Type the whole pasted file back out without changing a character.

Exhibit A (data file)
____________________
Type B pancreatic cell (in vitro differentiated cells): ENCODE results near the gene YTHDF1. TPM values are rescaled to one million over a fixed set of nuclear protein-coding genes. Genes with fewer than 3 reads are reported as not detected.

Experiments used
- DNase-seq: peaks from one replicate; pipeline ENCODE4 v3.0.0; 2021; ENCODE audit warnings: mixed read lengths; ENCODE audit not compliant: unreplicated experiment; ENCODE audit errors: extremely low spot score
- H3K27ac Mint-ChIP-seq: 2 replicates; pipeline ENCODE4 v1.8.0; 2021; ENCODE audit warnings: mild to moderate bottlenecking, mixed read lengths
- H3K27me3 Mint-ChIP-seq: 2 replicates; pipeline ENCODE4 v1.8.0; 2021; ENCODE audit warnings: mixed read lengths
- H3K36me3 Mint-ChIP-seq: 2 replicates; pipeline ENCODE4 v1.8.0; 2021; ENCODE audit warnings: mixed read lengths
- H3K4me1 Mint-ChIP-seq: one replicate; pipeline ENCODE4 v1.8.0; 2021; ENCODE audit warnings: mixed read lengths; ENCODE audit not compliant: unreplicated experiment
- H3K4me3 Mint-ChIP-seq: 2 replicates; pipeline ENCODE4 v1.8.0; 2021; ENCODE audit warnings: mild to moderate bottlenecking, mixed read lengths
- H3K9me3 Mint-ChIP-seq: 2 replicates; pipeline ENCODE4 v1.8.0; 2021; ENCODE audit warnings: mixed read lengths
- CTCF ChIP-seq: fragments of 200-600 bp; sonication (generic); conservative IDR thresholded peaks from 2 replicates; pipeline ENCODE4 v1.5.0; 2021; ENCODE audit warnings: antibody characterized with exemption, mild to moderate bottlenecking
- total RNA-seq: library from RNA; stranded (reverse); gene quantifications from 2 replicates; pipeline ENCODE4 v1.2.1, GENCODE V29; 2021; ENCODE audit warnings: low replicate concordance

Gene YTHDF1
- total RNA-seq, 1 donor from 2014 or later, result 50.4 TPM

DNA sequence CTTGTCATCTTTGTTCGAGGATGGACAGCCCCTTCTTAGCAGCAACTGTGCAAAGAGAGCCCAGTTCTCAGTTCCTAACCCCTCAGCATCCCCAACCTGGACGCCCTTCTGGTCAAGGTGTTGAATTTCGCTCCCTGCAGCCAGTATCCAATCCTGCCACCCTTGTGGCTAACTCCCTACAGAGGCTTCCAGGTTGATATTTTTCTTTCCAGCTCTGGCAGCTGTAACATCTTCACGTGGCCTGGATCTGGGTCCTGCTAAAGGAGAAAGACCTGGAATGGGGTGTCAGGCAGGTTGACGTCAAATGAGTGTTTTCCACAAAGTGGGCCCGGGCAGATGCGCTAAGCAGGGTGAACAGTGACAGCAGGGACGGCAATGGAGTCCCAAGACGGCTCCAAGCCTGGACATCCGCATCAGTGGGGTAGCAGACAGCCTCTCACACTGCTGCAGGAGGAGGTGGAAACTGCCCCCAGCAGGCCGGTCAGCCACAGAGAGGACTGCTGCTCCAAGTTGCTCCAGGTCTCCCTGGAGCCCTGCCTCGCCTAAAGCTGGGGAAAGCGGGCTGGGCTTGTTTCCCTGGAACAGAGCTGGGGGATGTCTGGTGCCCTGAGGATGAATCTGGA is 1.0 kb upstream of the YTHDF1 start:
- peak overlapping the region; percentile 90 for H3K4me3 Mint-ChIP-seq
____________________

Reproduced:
Type B pancreatic cell (in vitro differentiated cells): ENCODE results near the gene YTHDF1. TPM values are rescaled to one million over a fixed set of nuclear protein-coding genes. Genes with fewer than 3 reads are reported as not detected.

Experiments used
- DNase-seq: peaks from one replicate; pipeline ENCODE4 v3.0.0; 2021; ENCODE audit warnings: mixed read lengths; ENCODE audit not compliant: unreplicated experiment; ENCODE audit errors: extremely low spot score
- H3K27ac Mint-ChIP-seq: 2 replicates; pipeline ENCODE4 v1.8.0; 2021; ENCODE audit warnings: mild to moderate bottlenecking, mixed read lengths
- H3K27me3 Mint-ChIP-seq: 2 replicates; pipeline ENCODE4 v1.8.0; 2021; ENCODE audit warnings: mixed read lengths
- H3K36me3 Mint-ChIP-seq: 2 replicates; pipeline ENCODE4 v1.8.0; 2021; ENCODE audit warnings: mixed read lengths
- H3K4me1 Mint-ChIP-seq: one replicate; pipeline ENCODE4 v1.8.0; 2021; ENCODE audit warnings: mixed read lengths; ENCODE audit not compliant: unreplicated experiment
- H3K4me3 Mint-ChIP-seq: 2 replicates; pipeline ENCODE4 v1.8.0; 2021; ENCODE audit warnings: mild to moderate bottlenecking, mixed read lengths
- H3K9me3 Mint-ChIP-seq: 2 replicates; pipeline ENCODE4 v1.8.0; 2021; ENCODE audit warnings: mixed read lengths
- CTCF ChIP-seq: fragments of 200-600 bp; sonication (generic); conservative IDR thresholded peaks from 2 replicates; pipeline ENCODE4 v1.5.0; 2021; ENCODE audit warnings: antibody characterized with exemption, mild to moderate bottlenecking
- total RNA-seq: library from RNA; stranded (reverse); gene quantifications from 2 replicates; pipeline ENCODE4 v1.2.1, GENCODE V29; 2021; ENCODE audit warnings: low replicate concordance

Gene YTHDF1
- total RNA-seq, 1 donor from 2014 or later, result 50.4 TPM

DNA sequence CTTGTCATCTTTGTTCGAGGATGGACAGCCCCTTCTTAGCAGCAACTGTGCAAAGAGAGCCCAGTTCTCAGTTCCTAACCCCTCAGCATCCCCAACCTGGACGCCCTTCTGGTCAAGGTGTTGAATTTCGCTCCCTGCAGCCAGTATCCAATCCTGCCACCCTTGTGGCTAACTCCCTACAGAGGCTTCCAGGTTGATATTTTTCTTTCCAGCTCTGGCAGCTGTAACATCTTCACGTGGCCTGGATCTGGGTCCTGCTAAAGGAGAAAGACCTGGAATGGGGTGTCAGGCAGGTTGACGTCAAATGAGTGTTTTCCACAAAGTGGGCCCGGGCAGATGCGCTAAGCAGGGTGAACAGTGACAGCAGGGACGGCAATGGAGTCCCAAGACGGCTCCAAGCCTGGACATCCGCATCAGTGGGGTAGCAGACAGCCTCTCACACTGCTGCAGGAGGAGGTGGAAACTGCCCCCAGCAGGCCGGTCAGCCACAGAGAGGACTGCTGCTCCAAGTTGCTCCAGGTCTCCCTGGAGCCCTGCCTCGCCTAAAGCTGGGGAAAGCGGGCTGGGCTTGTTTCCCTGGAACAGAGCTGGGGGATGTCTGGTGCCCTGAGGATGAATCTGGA is 1.0 kb upstream of the YTHDF1 start:
- peak overlapping the region; percentile 90 for H3K4me3 Mint-ChIP-seq